204. Memorandum From Arnold Nachmanoff of the National Security Council Staff to the President’s Assistant for National Security Affairs (Kissinger)1


  • Message from Ambassador Korry (Santiago 719—CAS Channel)

Ambassador Korry has sent you a backchannel Eyes Only message (Tab B)2 (1) lamenting the Washington Post story (Tab C)3 about his being replaced, and (2) calling your attention to complaints against the Administration by Anaconda officials in Chile.

Korry notes that he anticipated the leak about his tenure when he discussed this subject with you several weeks ago.4 He also comments that the leak, and the State Department’s prepared press guidance (Tab D)5 in response to the story damage our negotiating position. He adds that many in Washington do not understand the significance of what is happening in Chile.

I assume that you will want to express dismay over the Washington Post story and give Korry some reassurance. I have included a paragraph along those general lines in your suggested reply to Korry at Tab [Page 553] A.6 However, since I do not have the whole picture, you may wish to modify this paragraph to include some comment on Korry’s future status.

The cable reporting on Anaconda’s unhappiness is at Tab E.7 Anaconda apparently wants a public statement by the President or Secretary Rogers that the U.S. will react forcefully and Chile will suffer if the Chilean Government expropriates Anaconda properties without fair compensation. They believe the GOC has concluded that there is no real risk of a damaging confrontation with the U.S. over copper and hence they believe a high level statement is needed to convince the Chileans that we will react.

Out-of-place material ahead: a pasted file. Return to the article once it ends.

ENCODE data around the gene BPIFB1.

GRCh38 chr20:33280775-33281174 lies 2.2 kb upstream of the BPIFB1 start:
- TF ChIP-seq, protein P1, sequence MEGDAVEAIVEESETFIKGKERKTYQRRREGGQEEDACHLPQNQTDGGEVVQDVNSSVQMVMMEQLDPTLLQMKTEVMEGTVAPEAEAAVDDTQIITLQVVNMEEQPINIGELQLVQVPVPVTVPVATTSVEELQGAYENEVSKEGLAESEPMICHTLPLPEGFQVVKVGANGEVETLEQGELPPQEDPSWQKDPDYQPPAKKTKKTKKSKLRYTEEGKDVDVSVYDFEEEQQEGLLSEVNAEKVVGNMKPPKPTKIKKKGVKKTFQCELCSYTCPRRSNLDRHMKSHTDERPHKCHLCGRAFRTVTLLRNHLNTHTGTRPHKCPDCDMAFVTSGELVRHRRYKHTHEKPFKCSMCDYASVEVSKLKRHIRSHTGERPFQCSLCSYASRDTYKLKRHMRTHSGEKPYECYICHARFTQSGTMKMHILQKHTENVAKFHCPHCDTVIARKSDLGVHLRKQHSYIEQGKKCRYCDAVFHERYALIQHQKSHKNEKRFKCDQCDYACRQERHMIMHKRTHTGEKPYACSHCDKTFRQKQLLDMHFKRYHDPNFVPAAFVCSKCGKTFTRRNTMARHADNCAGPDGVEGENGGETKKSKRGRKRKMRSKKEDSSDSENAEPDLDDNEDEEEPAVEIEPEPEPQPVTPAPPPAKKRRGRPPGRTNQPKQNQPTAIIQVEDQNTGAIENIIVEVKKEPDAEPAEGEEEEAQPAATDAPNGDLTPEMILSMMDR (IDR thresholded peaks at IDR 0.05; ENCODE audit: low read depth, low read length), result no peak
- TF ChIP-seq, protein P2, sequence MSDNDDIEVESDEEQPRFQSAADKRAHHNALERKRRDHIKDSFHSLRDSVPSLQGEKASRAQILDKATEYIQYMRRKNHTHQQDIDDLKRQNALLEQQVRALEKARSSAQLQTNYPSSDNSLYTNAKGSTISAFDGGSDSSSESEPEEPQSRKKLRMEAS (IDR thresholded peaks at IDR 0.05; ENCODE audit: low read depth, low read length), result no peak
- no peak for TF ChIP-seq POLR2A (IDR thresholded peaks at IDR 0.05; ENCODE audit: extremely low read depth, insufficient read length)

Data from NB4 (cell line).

In accordance with the decision of the SRG, Korry has made a démarche to the Chilean Foreign Minister informing him of the U.S. position with regard to expropriation and of the applicable provisions of U.S. law should Chile expropriate U.S. properties without fair compensation.8 There can be no doubt that the Chilean Government is aware of our position and of the pertinent provisions of our laws. You will also recall that the SRG agreed that U.S. officials should not comment publicly on the proposed constitutional amendment while it is in the Chilean legislative process, but in response to questions, should state our general position—i.e., that we expect that prompt, fair and adequate compensation will be paid for nationalized properties.

I do not believe that any public threats by the President or the Secretary of State, as suggested by the Anaconda officials, would be useful because:

—Application of the Hickenlooper sanctions would not be perceived by the GOC as a serious problem since our aid programs are so small and their economic position is relatively strong at this time.

—Threats would just give the GOC a nationalistic justification for what they are likely to do anyway; this is one issue where Allende can only gain support in Chile and Latin America—witness, the support the Ecuadoreans received when we publicly applied sanctions in the tuna boat dispute.

[Page 554]

—We are likely to lose what little flexibility there may be in the situation by a public attack—we can and should continue to make the GOC aware of the consequences of their actions privately.

Thus far, Anaconda has not put a great deal of pressure on the State Department. I met with Anaconda’s Washington representative last week and he seemed to recognize that public threats at this time would probably do more harm than good to the company’s position.